Kalemba’s decision was approved by Scott and there was a cut by State Farm in the amount requested in the check.

About $1.5milion loan had been collected by Winding Ridge for the renovation of the shingles on the entire 33 buildings and eventually filed a lawsuit against State Farm for $1.5 million, in addition to both the loan and interest on prejudgment with claims of bad faith, contract violation and promissory estoppel.

Winding Ridge indicated and appealed that the policy was not clear which was rejected by the court. The complex also filed a motion that the umpire erroneously ascertained the number of damages.

Steve stated that there was no outstanding condition indicated  by Winding Ridge like unfairness, collusion, fraud, exhibition of injustice or misfeasance that would require pushing the compensation aside and also the simple occurrence of coverage arguments (such as matching shingles) plus the amount to loss of dispute is not enough to ward off an appraisal award.

St Eve and all other judges were also not in agreement with the condo concerning the existence of the material issues. She indicated that an appraiser from the winding ridge was able to discover a complete shingles restoration on 13 roofs and both the umpire and the appraiser from State Farm were in agreement that there were necessary replacements on some damages in the 13 roofs.

St Eve wrote that the compensation granted the Winding Ridge on 20% shingle restoration of the buildings, the idea that all the shingles were restored by Winding Ridge on the entire 33 buildings for $1.5 million independently during the time the claim was yet to be approved has no obligation towards State Farm or meant there was a violation by State Farm under the policy.

She also wrote that the complete claim was also absolved by the final award, which goes beyond the 13 buildings in the claim.

The judgment by St. Eve also indicated that automotive policyholders are not supposed to leave crucial information that is important to the claim. The court stated that even if the proof was available before the decision of the umpire, there won’t be a do-over of the process of appraisal. When evaluating the discovery from GAT that there was no existence of any corresponding shingles. Eve wrote:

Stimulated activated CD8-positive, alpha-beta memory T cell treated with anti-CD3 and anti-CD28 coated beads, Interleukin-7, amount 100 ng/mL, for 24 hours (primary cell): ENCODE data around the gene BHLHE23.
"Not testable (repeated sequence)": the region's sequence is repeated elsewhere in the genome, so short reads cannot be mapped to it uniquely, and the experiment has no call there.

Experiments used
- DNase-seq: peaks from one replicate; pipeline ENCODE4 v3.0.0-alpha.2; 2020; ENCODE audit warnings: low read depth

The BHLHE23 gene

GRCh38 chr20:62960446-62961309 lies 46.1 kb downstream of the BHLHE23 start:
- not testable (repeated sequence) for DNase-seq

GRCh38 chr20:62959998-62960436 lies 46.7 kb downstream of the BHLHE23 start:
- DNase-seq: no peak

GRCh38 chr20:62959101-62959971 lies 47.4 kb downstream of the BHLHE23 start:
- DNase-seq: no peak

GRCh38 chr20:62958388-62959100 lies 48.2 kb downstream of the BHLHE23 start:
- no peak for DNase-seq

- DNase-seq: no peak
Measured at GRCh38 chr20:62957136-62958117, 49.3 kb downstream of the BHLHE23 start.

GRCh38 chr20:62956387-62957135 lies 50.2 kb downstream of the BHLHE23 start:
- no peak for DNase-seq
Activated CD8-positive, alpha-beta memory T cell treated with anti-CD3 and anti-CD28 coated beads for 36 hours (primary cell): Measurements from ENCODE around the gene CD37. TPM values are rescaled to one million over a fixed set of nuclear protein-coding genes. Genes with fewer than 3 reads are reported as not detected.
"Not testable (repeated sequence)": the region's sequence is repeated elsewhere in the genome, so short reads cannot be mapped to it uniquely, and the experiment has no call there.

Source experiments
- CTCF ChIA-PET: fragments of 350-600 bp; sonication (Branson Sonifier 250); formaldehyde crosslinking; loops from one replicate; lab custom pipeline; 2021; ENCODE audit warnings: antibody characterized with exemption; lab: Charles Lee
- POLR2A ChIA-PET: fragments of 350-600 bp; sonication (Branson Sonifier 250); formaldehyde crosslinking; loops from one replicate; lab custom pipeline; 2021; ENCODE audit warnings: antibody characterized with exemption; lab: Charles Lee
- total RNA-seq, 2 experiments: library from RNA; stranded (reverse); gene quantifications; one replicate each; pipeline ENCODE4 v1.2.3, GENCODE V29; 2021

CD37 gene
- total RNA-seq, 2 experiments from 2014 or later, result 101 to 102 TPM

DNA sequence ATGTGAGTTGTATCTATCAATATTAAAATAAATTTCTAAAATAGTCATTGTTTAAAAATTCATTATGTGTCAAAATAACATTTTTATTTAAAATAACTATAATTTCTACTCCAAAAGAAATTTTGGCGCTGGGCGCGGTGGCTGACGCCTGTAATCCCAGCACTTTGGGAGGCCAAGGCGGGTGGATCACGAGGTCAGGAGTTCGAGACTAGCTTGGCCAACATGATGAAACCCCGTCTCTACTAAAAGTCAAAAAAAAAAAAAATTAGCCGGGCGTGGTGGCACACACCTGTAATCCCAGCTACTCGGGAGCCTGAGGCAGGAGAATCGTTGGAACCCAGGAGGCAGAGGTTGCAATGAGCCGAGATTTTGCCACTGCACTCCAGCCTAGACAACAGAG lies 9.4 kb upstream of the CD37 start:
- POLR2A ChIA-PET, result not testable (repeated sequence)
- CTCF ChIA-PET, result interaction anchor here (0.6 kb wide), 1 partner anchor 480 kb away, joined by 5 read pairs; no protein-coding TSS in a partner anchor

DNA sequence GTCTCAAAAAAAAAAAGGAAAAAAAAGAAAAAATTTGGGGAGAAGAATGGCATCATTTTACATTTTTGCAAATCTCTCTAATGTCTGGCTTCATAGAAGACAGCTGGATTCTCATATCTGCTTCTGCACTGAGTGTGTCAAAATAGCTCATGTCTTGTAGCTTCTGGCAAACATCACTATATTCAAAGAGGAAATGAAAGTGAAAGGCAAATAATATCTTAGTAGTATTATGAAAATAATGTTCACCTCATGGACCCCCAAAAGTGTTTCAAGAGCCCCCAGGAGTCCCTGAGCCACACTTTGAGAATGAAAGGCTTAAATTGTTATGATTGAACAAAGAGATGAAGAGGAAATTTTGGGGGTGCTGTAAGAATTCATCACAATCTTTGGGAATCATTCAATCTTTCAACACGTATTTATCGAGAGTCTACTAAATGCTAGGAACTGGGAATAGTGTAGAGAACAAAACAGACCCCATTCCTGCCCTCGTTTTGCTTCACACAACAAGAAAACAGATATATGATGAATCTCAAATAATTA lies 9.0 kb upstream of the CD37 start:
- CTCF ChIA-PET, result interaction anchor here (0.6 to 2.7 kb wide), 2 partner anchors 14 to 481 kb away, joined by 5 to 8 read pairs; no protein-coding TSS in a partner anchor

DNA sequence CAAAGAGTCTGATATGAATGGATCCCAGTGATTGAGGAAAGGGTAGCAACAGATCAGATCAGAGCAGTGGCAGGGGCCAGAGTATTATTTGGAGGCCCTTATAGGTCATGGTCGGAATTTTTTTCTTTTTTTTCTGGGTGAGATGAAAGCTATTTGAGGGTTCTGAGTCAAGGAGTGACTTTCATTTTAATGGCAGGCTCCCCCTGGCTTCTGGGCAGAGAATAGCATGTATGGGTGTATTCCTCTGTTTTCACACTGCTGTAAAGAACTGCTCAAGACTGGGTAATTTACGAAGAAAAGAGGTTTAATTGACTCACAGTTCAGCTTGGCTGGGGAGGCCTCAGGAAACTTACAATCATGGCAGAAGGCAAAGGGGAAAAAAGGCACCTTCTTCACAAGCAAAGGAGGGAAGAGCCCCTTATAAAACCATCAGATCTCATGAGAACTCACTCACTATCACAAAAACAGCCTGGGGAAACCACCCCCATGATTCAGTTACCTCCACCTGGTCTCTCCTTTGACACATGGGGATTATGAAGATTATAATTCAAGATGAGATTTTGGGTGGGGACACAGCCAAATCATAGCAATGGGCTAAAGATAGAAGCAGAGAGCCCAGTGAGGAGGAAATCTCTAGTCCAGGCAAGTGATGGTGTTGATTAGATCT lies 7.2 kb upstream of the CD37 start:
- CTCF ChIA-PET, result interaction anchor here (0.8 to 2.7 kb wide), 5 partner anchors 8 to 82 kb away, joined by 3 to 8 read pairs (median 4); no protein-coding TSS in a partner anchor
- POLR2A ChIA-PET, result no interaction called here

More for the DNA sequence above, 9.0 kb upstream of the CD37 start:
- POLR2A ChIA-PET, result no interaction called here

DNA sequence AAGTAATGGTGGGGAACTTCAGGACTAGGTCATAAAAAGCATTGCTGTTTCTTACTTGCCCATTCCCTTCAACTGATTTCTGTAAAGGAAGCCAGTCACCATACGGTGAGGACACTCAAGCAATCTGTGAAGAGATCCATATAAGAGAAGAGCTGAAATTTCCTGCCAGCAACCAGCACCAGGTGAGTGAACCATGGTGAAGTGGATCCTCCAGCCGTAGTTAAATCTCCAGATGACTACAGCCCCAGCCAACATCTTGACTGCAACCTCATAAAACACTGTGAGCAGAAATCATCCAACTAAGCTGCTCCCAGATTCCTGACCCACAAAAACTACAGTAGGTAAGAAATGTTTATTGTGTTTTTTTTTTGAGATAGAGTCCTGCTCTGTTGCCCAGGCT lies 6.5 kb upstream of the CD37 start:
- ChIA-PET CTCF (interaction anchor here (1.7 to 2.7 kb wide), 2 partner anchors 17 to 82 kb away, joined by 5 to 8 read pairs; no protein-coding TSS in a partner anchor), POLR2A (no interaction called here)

The matching shingles contention by Winding Ridge was unexpected. In April 2014, the initial claim was received by the State Farm. The property was assessed a countless number of times before an appraisal was requested by Winding Ridge. The umpire and the appraisers throughout the process assessed the property and a proposed award was finalized on April 30th, 2016. But on the 20th of May 2016, an appraiser from Winding Ridge reported that the original shingles have been discontinued by the shingle producer. This issue could be indicated by Winding Ridge on the 18th of November 2015, six months before the report when a letter was provided by the shingle producer GAF that there no direct replacements for the shingles. Winding Ridges didn’t. Allowing uncertainties like this would undoubtedly defeat the purpose of initially binding the appraisal.

The court also rejected Winding Ridge’s argument that there would have been matching roofs in the absence of the hail damage. Since the issue had not been raised before the district court by the condo (St Eve indicated that it is impossible to raise an issue before the appeal court if it is not previously brought before a lower court.

Not a claim of bad faith

Steve wrote concerning the bad that State Farm passed through the required appraisal process and made the payment requested by the umpire.

She continued that there no proof to show any delay in payment from State Farm to Winding Ridge misled Winding Ridge or carried out any unjust edge over Winding Ridge to trigger the settlement of the claim. But the main question is if there was any unproven refusal from State Farm for the payment of policy proceeds to Winding Ridge.

Eve stated that bad faith in Indiana requires a complainant to provide evidence that the illegitimacy of the insurance provider was known and responsible for it.

She wrote that it was a huge burden of evidence when declaring this in Inman v. State Farm at the Indiana Supreme Court.